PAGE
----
One of the tallest trees at the rainforest edge bears fruit that look like small oranges. It belongs to family Celastraceae and represents the burial of the 'all plants that fruit at this time of the year are called tamarinds, whether they are tamarinds or not' hypothesis advanced some posts ago. The hypothesis has been dead for a while: it is about time that I put it in the ground.
This is icewood or ivorywood (Siphonodon membranaceus). Although it appears citrusy, the fruit is almost as hard as wood. The holes are emergence burrows of sawflies, which probably spend most of their lives excavating in an insect version of the Great Escape. If I look carefully, I'm sure I will find a little sawfly-sized vaulting horse and a solitary confinement cell.
Seeds are buried deep within the granular flesh. This is the sort of challenge that white-tailed rats enjoy — along with macadamias, coconuts and tinned beans — but the gnawer of this fruit seems to have given it away. I can't say I blame it. Those seeds would have to taste like chocolate...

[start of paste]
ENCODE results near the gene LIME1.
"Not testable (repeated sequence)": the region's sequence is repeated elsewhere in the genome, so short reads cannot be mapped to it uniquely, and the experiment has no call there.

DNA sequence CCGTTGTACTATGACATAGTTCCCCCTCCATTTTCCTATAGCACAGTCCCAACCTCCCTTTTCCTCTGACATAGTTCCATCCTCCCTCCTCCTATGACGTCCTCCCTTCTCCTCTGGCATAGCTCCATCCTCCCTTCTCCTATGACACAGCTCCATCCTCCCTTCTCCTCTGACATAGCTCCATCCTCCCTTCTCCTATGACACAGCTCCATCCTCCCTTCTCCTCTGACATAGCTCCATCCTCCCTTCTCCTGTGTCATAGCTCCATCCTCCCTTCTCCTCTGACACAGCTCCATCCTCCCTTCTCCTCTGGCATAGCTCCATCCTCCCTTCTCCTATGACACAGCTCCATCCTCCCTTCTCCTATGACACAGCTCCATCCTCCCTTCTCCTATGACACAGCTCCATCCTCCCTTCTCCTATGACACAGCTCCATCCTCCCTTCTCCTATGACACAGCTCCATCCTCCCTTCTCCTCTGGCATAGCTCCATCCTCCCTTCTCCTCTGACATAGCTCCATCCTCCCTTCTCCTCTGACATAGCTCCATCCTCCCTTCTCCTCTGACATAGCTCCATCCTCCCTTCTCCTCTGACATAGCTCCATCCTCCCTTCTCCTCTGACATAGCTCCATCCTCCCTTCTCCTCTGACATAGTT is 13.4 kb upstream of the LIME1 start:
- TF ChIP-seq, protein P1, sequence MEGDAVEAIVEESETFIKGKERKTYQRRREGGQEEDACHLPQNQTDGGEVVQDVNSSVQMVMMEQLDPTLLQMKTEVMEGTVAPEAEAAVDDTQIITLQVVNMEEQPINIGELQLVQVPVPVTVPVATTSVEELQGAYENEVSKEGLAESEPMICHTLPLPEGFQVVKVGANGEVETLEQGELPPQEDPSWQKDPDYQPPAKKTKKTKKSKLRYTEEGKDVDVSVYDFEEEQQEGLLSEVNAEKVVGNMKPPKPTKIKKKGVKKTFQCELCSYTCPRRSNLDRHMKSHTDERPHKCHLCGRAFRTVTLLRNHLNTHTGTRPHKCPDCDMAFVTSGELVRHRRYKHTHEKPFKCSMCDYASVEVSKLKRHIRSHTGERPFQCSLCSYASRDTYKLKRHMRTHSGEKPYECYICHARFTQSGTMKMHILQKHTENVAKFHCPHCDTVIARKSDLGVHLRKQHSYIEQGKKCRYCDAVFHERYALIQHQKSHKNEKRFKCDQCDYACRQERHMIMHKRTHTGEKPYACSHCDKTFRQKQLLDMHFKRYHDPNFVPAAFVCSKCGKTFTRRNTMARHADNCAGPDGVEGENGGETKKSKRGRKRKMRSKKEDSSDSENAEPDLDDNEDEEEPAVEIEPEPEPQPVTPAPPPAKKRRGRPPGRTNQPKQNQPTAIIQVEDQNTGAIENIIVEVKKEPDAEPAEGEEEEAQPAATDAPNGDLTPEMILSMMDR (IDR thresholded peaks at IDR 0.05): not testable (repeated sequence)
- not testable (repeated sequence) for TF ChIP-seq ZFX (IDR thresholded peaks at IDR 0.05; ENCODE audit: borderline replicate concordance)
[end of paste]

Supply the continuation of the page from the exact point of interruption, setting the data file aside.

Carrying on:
Siphonodon membranaceus, like many other plant species here, is a Wet Tropics endemic.
|Specimen data reproduced from Australia's Virtual Herbarium|
with permission of the Council of Heads of Australasian Herbaria Inc.
Two other species of ivorywood are found in Australia. Siphonodon australis occurs in vine thickets and Araucaria forests from northern New South Wales to Cape York Peninsula (CYP). Siphonodon pendulus is a species of tropical eucalypt woodland from Georgetown to the tip of CYP.